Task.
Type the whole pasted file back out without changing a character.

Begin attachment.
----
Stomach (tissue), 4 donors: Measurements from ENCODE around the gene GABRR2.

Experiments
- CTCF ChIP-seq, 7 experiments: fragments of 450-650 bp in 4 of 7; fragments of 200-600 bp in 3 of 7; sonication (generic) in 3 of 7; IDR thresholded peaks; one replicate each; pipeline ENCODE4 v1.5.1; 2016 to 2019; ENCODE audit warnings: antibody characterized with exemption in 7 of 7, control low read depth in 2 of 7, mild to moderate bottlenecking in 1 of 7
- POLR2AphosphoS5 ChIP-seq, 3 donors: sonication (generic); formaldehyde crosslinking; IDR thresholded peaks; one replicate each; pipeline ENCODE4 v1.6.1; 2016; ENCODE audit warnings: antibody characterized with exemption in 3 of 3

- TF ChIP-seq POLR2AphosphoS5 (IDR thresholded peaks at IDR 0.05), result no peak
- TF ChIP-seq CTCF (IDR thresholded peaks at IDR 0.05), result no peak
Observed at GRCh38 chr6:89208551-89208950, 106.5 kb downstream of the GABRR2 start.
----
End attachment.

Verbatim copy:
Stomach (tissue), 4 donors: Measurements from ENCODE around the gene GABRR2.

Experiments
- CTCF ChIP-seq, 7 experiments: fragments of 450-650 bp in 4 of 7; fragments of 200-600 bp in 3 of 7; sonication (generic) in 3 of 7; IDR thresholded peaks; one replicate each; pipeline ENCODE4 v1.5.1; 2016 to 2019; ENCODE audit warnings: antibody characterized with exemption in 7 of 7, control low read depth in 2 of 7, mild to moderate bottlenecking in 1 of 7
- POLR2AphosphoS5 ChIP-seq, 3 donors: sonication (generic); formaldehyde crosslinking; IDR thresholded peaks; one replicate each; pipeline ENCODE4 v1.6.1; 2016; ENCODE audit warnings: antibody characterized with exemption in 3 of 3

- TF ChIP-seq POLR2AphosphoS5 (IDR thresholded peaks at IDR 0.05), result no peak
- TF ChIP-seq CTCF (IDR thresholded peaks at IDR 0.05), result no peak
Observed at GRCh38 chr6:89208551-89208950, 106.5 kb downstream of the GABRR2 start.